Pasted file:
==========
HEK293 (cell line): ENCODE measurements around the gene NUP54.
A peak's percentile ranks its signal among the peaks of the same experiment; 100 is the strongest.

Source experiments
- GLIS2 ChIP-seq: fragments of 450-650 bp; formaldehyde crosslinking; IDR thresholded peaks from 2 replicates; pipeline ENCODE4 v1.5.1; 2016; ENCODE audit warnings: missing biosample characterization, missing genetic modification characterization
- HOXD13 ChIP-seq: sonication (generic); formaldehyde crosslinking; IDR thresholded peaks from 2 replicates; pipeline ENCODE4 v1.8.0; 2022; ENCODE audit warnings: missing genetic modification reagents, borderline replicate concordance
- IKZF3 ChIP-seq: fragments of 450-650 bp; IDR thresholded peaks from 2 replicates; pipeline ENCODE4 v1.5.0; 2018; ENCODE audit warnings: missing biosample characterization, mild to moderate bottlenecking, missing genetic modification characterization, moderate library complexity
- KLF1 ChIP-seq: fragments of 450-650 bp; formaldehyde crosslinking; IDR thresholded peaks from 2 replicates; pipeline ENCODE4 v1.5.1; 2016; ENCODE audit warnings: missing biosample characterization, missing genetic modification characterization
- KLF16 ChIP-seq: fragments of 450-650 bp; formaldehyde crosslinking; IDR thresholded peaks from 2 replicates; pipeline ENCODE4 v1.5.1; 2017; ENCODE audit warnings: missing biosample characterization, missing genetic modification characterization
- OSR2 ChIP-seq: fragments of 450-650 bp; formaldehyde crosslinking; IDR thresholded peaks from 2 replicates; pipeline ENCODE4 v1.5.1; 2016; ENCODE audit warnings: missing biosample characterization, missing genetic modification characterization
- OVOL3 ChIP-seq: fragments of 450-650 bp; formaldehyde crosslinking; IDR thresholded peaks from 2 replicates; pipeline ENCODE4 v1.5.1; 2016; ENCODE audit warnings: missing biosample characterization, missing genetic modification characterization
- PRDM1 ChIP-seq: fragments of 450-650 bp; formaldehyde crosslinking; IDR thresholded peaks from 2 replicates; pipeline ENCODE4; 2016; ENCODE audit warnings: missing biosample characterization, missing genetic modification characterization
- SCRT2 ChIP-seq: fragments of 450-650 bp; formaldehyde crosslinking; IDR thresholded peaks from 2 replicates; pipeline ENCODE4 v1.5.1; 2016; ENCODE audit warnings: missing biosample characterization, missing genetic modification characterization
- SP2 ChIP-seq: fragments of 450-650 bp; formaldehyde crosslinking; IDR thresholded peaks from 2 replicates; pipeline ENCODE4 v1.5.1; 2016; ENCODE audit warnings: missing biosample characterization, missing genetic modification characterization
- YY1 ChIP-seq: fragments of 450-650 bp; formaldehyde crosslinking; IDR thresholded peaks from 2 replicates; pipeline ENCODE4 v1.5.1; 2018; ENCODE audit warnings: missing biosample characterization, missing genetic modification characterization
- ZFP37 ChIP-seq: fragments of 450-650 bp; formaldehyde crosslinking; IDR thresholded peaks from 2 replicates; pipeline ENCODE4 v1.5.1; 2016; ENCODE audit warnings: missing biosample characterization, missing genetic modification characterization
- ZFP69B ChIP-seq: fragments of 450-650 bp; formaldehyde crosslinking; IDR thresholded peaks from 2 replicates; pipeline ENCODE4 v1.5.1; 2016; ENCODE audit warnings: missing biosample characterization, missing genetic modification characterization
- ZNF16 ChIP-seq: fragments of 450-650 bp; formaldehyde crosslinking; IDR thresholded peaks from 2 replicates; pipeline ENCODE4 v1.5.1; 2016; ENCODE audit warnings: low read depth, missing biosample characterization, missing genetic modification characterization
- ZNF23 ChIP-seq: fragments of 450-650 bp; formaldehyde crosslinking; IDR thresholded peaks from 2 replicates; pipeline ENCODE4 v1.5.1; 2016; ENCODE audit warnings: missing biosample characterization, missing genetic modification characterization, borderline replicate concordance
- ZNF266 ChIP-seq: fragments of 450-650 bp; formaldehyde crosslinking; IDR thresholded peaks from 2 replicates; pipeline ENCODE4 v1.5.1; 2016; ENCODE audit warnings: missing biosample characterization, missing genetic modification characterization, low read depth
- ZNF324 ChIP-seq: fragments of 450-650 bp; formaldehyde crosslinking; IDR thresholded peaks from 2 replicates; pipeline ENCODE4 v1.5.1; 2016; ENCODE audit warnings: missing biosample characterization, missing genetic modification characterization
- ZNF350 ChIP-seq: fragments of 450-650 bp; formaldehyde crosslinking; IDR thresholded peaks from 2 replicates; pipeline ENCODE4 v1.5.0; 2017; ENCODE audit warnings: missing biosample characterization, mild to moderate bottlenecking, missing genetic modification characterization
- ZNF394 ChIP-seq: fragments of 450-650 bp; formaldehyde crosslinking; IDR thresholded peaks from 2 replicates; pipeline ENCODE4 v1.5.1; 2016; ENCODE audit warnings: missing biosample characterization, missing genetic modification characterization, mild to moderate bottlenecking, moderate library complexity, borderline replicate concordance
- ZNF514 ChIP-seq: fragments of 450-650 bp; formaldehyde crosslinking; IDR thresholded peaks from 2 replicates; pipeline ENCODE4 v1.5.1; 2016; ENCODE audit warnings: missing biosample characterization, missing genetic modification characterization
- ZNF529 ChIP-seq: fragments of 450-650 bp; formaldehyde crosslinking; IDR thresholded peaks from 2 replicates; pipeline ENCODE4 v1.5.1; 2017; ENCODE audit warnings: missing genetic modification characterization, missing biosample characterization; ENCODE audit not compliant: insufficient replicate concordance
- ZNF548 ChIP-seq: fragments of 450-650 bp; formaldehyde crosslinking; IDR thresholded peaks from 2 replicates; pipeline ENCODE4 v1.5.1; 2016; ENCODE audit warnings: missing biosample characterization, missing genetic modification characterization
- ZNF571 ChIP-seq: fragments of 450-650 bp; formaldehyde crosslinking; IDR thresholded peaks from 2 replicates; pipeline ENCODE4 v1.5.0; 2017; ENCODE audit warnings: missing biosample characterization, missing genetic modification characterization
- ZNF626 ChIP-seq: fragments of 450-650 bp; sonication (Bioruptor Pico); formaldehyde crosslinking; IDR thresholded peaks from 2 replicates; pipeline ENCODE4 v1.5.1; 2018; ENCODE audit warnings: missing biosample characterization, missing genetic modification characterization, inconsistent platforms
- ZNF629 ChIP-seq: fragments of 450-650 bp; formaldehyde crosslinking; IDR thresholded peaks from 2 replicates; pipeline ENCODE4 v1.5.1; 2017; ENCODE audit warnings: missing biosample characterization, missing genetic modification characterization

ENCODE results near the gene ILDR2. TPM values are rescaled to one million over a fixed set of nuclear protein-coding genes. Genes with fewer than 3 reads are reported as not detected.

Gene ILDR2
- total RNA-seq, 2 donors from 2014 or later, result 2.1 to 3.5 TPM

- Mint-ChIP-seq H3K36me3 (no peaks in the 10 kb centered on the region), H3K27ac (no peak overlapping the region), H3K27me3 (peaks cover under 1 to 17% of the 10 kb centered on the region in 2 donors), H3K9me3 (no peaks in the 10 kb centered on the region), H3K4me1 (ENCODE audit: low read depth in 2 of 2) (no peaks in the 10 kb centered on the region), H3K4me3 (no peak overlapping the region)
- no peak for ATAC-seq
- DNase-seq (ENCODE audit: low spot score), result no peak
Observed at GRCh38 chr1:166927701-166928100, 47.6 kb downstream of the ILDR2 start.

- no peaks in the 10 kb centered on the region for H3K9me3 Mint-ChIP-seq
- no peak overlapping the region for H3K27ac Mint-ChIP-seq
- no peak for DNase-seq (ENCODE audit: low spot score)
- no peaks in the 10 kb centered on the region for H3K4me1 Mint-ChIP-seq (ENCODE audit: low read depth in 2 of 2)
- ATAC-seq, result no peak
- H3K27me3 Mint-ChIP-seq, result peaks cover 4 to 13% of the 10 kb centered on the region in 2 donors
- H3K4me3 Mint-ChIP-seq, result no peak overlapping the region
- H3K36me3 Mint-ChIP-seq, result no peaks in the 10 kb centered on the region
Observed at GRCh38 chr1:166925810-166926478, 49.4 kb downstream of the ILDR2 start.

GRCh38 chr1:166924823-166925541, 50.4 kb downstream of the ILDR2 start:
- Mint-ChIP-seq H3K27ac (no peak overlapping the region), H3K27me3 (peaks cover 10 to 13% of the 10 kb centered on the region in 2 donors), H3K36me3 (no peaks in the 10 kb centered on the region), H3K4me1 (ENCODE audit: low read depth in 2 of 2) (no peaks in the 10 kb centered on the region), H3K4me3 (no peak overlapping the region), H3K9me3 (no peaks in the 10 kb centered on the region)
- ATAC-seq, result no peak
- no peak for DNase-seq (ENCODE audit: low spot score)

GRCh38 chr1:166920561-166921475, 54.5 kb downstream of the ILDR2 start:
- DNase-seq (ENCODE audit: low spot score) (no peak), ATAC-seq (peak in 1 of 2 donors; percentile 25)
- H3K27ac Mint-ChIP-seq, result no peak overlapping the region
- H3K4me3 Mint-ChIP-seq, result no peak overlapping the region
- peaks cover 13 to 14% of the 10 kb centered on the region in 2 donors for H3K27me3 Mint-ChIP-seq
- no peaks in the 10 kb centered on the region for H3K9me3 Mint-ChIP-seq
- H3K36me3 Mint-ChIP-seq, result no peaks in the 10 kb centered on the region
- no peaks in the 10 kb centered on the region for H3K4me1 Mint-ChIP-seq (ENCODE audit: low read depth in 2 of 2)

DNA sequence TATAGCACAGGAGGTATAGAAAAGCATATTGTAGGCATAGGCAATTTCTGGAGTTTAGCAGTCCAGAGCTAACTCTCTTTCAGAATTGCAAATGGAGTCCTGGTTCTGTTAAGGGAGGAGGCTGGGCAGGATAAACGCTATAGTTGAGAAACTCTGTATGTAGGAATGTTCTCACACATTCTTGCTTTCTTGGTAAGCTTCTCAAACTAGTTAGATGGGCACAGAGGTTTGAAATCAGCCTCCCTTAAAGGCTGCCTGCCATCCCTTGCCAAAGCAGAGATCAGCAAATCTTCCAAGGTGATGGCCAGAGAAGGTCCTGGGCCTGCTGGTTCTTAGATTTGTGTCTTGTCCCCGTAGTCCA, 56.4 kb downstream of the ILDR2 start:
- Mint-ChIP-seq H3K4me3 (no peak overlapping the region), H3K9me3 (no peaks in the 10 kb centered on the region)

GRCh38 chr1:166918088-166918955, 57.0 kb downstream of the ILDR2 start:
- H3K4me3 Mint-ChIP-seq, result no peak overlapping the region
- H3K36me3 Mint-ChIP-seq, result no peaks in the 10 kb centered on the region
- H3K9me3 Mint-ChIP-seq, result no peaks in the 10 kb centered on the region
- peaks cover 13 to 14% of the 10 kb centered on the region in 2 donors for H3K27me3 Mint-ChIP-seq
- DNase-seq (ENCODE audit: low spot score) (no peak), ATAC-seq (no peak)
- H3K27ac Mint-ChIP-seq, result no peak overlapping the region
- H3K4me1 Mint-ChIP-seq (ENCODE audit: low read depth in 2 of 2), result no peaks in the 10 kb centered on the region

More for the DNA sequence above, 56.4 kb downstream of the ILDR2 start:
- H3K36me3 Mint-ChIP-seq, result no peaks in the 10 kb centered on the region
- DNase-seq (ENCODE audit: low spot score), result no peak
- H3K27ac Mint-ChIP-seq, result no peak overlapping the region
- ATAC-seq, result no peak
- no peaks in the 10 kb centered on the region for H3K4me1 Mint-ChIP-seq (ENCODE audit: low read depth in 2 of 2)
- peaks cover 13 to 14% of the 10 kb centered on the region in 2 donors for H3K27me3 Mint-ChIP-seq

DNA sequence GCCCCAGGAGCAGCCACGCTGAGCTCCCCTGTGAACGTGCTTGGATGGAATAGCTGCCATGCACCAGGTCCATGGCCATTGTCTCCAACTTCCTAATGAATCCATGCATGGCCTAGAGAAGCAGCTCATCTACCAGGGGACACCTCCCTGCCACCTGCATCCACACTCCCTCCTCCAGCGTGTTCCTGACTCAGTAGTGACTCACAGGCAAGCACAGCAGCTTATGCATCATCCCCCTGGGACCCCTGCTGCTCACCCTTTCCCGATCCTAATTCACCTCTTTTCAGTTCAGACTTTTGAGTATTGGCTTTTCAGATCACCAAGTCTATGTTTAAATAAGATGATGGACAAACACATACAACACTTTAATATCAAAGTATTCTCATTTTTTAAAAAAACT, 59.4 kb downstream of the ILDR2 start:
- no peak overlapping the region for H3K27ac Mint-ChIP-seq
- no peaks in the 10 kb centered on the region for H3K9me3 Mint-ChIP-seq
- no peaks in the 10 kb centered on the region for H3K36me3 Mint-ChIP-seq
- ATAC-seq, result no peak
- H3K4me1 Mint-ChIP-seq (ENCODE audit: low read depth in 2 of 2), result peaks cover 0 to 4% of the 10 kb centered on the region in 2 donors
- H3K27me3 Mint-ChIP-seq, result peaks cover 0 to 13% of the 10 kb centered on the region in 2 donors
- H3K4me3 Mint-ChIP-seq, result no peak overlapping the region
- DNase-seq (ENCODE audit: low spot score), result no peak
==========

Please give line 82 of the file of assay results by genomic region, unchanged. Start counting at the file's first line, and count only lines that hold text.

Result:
- DNase-seq (ENCODE audit: low spot score), result no peak